It was chaos a year ago on the streets of Washington. I had my camera standing at the corner of H Street and 16th Street waiting to take a photo of The Gambia’s dictator, Yahya Jammeh. Activists from across the United States, in their large numbers were screaming “Yahya Jammeh terrorist,” demanding the African strongman to come out of his 5 star presidential luxury suite at the Hay Adams Hotel.
Little did we know that Hay Adams will be turned into a luxury prison called Mile Hays for The Gambian leader and his delegation.
I arrived about 2 hours after a handful of activists who were busy all night trying to locate the hotel of President Yahya Jammeh already made their presence known, waking Jammeh by drumming their pots and pans they came with. That does not sound like the usual beautiful wakeup call Mr Jammeh gets from the crow of hens and cocks on his farm next to his village villa that early in the morning.
I drove from Atlanta with a colleague Fatu Camara, our political strategist Musa Jeng, two other protesters and an activist Banka Manneh.
Of course during the night long drive, we deliberated about The Gambia and what is the right way forward. Banka, who would usually want to talk at the top of his voice surprisingly allowed Fatu Camara to go on stressing her point for nearly two hours without interruption.
“Fatu, it is enough. It is my turn to talk now,” he said.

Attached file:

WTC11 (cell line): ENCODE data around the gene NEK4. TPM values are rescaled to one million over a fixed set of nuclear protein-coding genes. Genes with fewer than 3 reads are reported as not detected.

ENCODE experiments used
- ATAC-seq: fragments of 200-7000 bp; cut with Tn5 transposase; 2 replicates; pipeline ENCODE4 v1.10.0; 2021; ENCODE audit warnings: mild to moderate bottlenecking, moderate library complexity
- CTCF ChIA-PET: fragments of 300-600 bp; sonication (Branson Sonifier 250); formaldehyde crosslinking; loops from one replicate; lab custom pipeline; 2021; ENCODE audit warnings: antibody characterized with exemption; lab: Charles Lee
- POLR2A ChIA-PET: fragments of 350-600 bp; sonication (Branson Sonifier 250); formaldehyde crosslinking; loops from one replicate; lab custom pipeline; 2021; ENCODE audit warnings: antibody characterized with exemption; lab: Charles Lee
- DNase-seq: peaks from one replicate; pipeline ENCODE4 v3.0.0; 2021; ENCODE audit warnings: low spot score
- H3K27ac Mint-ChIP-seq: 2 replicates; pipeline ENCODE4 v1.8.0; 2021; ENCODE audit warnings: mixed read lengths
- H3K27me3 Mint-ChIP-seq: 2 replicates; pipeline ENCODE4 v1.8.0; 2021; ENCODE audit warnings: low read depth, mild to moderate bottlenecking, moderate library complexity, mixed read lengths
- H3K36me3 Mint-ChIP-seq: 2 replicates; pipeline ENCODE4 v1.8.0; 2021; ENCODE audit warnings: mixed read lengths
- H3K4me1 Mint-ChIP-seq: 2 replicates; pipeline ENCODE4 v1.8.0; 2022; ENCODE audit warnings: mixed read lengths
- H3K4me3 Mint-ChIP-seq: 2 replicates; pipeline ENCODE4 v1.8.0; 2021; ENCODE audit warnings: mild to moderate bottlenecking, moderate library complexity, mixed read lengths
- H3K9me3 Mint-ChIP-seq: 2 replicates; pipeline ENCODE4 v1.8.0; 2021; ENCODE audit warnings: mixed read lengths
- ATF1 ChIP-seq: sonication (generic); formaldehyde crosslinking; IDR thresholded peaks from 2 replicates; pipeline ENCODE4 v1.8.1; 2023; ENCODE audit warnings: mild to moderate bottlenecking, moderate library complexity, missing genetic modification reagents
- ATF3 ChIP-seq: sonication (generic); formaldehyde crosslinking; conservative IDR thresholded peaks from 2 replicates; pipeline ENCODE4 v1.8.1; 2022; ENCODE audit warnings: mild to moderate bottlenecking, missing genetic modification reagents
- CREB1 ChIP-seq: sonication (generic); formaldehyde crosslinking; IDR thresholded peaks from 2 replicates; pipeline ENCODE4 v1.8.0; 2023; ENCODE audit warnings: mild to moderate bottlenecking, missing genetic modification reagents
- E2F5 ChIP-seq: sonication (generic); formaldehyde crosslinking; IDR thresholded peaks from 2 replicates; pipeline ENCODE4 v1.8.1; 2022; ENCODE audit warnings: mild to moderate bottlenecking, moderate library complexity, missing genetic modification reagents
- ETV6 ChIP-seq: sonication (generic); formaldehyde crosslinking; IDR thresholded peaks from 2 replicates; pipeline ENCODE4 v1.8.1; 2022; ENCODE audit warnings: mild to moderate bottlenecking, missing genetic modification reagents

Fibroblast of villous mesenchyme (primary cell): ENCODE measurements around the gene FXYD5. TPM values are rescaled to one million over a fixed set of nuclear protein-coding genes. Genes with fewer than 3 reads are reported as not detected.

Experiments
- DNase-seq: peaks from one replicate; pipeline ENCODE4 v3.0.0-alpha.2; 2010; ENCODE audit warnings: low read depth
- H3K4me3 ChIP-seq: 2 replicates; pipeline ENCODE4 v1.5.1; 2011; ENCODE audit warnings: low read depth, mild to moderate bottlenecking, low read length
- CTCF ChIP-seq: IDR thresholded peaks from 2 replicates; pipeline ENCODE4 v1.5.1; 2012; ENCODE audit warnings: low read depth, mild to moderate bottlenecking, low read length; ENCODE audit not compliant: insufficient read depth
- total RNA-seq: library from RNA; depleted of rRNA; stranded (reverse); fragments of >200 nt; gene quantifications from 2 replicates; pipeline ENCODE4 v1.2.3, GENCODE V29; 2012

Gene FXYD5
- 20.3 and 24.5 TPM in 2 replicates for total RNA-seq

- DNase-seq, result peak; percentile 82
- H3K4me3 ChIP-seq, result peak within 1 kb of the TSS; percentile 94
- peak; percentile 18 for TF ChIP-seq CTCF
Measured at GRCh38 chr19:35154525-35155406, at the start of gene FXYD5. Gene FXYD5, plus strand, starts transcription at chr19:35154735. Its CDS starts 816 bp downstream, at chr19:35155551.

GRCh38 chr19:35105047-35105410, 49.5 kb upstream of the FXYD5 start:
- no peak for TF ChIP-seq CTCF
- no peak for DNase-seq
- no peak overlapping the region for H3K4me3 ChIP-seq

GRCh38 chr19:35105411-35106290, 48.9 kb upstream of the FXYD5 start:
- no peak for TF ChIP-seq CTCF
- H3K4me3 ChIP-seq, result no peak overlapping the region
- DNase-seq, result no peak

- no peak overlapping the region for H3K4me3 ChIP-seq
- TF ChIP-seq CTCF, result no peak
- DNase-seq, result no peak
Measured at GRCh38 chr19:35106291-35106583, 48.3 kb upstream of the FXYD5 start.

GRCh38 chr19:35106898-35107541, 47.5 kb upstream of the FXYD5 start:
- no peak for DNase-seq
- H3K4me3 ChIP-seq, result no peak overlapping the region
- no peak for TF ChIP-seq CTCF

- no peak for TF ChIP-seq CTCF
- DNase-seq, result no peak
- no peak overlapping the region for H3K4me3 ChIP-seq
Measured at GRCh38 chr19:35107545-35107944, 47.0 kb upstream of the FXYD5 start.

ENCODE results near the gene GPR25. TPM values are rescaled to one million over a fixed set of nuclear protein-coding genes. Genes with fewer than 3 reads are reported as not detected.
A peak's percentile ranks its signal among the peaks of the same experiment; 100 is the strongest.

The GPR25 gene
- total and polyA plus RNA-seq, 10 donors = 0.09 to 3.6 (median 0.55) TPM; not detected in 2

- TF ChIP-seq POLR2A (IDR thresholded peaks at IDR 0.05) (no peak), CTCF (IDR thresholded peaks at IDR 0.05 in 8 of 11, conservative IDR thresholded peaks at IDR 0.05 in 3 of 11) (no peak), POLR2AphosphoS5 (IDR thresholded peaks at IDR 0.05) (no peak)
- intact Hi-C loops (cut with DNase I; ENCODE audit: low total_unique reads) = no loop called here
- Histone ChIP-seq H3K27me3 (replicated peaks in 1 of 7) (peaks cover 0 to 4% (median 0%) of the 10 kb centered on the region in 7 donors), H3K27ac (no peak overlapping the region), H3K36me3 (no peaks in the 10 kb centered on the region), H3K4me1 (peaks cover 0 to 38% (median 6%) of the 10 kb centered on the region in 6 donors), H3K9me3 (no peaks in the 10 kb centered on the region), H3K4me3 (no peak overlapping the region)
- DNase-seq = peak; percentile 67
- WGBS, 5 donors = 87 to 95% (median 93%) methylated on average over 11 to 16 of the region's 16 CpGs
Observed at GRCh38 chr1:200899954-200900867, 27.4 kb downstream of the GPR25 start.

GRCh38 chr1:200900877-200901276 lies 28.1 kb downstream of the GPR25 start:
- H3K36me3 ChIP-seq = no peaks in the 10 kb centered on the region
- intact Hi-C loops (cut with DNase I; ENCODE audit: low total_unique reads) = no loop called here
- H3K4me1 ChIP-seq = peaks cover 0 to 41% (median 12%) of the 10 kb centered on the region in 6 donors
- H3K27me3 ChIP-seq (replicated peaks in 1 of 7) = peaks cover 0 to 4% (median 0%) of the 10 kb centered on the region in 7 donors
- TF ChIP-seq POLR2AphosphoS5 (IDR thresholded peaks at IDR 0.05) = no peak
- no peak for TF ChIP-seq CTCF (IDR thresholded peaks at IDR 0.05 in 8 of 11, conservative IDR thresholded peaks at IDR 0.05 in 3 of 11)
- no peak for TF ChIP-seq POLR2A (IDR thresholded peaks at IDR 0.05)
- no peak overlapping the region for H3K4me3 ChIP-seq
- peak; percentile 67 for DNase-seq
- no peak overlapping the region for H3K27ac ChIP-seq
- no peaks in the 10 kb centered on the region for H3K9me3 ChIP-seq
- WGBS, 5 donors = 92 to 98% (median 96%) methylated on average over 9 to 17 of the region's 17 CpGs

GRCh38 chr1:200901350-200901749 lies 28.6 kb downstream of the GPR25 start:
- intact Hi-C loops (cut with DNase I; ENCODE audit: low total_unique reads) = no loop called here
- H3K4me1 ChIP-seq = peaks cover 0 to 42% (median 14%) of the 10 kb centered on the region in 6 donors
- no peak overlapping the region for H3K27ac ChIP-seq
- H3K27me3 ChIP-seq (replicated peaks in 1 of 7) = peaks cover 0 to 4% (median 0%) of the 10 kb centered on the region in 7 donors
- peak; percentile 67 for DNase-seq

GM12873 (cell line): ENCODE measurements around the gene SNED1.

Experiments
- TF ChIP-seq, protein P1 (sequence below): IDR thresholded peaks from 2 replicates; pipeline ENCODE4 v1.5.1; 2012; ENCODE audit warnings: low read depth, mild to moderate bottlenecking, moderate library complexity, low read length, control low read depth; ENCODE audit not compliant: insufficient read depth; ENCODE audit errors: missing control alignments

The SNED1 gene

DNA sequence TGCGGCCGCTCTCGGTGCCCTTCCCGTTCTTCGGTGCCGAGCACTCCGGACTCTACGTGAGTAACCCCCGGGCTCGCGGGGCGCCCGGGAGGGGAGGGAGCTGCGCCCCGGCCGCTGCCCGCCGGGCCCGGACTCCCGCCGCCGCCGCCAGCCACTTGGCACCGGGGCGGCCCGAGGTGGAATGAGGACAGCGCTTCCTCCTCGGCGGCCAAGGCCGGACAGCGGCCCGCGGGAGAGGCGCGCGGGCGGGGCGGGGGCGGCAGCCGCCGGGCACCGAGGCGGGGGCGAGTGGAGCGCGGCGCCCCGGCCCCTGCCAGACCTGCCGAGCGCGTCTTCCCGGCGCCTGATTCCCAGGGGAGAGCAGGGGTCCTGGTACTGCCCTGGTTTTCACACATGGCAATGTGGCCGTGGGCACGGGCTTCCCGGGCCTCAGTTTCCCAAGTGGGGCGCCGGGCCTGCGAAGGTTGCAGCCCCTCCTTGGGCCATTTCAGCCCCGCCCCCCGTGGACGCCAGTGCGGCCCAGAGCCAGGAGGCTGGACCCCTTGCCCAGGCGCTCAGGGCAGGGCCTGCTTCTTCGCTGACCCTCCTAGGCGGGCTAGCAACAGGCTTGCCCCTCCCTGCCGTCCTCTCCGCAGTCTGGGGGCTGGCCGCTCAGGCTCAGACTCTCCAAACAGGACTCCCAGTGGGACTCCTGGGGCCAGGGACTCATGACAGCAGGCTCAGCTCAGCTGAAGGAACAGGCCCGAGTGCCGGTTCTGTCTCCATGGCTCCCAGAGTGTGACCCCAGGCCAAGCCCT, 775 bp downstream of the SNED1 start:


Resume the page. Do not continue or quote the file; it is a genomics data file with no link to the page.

We all laughed but the feeling was so mutual that something extra ordinary was going to happen in Washington.
Don’t worry about what happened the rest of that journey, it was our usual arguments on strategy and if there was a generational divide, which Banka and I will never see eye to eye on.
On the other side of the hotel, I saw some supporters of the president, about 11 of them, wearing a t-shirt of him and holding small Gambian flags.
It was hilarious at first until I tried asking one or two questions.
As protesters scream “Jammeh must go,” the president’s counter protesters screamed “Jammeh must stay.”
But they were so overwhelmed by the hundreds of activists that turned up that I had to go very close to the counter protesters to even hear what they were trying to say. A whisper was more audible than whatever they were shouting.
It was easy to distinguish President Jammeh from the rest of the crowd. He wears what might be mistaken for the hotel’s bedsheet. He dresses in a thick local White gown, with a white shoe and a white hat pointed from his head, looking like a local Gambian masquerade called ‘kumpo.’
I was expecting him to come out any moment that morning to attend the business meetings and other sessions like his colleagues at the US-Africa Leaders Summit. I was disappointed that did not happen.
I could not believe he will be forced to stay in his hotel room, while his secret agents tried to take pictures of protesters from the hotel balcony.
He was the man who would be seen as the lion of the Gambian savannah. His proclamations were law. How could a couple of hundred activists keep him in his room when he controls nearly two million people as he wished?
I was disappointed with him for I could not get my photo opportunity; then I remembered the local saying that a dog only barks at his home but not when he is outside on the streets.